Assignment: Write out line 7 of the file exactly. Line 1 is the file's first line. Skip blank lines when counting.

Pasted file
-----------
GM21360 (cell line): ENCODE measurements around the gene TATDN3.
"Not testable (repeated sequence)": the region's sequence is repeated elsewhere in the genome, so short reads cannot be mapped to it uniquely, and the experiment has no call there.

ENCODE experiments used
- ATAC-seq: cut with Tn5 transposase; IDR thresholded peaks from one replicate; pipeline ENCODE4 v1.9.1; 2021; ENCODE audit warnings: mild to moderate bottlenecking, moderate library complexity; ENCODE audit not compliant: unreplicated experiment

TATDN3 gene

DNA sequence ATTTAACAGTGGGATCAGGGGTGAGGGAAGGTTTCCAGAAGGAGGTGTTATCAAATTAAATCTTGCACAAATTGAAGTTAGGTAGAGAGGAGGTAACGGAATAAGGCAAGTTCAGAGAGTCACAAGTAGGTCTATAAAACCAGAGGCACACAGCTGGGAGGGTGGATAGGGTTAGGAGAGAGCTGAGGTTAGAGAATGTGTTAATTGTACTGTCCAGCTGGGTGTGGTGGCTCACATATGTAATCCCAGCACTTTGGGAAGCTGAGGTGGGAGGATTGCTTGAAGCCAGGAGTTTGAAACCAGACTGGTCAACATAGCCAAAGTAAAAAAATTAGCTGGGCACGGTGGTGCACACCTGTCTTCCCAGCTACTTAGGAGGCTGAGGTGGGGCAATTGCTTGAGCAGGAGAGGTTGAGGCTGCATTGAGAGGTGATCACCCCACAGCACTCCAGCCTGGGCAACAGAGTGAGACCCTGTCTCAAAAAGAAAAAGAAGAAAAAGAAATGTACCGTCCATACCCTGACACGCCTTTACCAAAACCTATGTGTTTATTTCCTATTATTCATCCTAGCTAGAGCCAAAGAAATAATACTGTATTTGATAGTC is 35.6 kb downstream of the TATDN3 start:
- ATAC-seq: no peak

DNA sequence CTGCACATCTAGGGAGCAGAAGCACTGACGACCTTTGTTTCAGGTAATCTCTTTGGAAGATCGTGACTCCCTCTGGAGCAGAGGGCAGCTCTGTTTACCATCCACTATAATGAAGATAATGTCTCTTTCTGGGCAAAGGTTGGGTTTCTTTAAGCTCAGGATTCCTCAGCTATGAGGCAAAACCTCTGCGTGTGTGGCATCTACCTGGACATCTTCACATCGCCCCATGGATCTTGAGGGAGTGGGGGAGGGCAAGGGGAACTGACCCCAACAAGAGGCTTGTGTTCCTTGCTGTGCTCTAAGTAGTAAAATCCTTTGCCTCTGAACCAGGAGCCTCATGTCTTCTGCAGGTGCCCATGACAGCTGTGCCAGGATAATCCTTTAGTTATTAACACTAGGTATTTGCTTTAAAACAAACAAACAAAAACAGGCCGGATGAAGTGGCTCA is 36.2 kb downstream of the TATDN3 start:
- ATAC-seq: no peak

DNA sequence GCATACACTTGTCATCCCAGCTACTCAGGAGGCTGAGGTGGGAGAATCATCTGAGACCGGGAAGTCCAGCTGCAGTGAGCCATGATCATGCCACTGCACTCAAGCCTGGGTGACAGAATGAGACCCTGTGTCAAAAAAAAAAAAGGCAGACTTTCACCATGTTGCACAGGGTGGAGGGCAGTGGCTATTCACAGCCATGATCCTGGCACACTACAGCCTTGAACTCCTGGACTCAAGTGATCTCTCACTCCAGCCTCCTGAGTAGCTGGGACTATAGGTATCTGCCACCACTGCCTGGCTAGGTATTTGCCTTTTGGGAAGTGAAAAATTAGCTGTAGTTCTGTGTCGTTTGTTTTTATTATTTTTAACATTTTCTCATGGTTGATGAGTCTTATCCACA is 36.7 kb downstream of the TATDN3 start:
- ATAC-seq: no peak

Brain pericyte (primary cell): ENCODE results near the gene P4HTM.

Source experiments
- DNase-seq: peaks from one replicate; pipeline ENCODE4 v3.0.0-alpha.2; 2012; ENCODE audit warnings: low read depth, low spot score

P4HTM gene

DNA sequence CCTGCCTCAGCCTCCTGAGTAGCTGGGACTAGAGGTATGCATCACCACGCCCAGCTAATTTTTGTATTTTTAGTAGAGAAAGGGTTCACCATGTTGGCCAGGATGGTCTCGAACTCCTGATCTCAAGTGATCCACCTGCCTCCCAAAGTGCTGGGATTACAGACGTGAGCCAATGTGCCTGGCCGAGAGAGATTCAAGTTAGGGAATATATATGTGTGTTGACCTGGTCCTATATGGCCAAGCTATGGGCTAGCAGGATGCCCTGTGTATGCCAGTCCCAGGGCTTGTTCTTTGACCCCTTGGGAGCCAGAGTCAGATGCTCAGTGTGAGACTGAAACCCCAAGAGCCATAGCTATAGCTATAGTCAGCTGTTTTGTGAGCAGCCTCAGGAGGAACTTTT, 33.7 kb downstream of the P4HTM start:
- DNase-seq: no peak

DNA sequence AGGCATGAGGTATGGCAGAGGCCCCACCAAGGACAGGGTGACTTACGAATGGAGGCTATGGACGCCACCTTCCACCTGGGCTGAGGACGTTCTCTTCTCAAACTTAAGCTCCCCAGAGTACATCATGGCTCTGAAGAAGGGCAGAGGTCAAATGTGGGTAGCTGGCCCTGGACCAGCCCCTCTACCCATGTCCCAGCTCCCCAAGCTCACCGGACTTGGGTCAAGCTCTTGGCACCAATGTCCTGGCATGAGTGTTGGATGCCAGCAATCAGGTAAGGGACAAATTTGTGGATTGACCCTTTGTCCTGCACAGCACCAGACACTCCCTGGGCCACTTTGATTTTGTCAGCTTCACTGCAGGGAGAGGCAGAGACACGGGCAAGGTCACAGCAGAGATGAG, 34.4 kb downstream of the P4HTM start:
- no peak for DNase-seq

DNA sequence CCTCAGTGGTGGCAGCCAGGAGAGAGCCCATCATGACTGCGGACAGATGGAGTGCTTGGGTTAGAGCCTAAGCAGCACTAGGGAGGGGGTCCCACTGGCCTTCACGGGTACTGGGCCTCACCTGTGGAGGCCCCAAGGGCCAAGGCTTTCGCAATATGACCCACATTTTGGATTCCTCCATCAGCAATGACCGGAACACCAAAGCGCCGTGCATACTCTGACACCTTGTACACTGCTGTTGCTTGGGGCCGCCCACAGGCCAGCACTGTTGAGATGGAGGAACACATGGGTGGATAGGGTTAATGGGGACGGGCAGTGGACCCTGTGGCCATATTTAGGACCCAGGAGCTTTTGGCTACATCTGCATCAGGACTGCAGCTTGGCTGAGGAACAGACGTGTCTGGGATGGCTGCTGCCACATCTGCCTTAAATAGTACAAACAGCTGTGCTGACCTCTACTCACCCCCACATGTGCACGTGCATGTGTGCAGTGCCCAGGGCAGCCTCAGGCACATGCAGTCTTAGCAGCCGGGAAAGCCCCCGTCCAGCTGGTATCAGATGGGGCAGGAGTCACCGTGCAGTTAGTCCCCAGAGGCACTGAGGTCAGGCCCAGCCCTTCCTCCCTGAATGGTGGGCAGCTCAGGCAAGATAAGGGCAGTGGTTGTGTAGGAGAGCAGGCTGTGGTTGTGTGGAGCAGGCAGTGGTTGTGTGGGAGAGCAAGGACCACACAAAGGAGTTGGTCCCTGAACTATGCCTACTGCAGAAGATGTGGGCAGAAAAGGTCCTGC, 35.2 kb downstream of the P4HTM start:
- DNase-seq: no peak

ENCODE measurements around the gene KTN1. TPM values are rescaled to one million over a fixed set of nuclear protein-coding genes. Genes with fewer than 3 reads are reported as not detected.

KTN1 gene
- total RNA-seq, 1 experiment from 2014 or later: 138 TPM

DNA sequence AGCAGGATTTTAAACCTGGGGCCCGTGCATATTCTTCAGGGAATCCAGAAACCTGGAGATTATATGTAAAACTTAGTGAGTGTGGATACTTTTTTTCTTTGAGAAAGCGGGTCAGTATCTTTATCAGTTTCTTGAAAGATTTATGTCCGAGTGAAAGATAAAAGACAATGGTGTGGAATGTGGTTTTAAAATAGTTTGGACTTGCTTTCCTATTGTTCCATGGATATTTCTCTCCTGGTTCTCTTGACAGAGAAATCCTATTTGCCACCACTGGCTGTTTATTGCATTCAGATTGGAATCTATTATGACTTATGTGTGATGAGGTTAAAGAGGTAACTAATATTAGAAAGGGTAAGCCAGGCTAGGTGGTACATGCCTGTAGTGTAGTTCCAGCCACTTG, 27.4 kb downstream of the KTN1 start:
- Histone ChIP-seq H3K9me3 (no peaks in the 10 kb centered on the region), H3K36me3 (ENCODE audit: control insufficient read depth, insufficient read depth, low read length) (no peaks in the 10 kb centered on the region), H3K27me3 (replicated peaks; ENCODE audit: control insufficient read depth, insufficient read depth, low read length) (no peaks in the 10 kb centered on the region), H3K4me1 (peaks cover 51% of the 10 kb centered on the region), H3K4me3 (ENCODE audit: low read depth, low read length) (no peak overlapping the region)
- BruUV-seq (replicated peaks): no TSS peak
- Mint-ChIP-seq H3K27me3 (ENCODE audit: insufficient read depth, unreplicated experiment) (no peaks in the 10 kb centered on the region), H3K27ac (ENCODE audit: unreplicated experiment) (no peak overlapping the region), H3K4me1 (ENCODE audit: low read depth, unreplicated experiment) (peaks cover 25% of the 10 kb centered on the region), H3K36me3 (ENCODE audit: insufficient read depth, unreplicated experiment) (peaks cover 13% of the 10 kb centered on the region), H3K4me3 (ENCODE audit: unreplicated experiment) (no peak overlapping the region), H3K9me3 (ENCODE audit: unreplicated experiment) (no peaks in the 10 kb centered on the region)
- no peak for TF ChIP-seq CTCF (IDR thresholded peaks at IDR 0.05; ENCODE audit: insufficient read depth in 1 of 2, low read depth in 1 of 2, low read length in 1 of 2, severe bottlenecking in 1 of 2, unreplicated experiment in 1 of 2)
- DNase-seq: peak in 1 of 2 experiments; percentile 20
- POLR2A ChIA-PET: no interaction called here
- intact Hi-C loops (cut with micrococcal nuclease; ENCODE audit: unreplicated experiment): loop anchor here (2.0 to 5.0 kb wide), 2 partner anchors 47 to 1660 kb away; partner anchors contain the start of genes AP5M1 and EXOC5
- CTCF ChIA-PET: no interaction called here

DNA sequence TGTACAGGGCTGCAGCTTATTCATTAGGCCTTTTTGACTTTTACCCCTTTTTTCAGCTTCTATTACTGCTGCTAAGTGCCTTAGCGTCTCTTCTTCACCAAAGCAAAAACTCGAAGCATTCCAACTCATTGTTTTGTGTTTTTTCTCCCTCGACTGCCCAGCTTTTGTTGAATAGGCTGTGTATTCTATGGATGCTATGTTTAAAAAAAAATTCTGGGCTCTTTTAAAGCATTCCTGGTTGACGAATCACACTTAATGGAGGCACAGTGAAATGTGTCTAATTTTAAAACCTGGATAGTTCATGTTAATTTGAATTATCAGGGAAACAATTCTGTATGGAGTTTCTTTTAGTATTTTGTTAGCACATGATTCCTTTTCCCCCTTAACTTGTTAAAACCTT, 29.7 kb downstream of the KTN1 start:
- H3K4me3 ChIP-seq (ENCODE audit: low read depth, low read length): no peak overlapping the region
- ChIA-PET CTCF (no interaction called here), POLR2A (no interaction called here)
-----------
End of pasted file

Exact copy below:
- ATAC-seq: no peak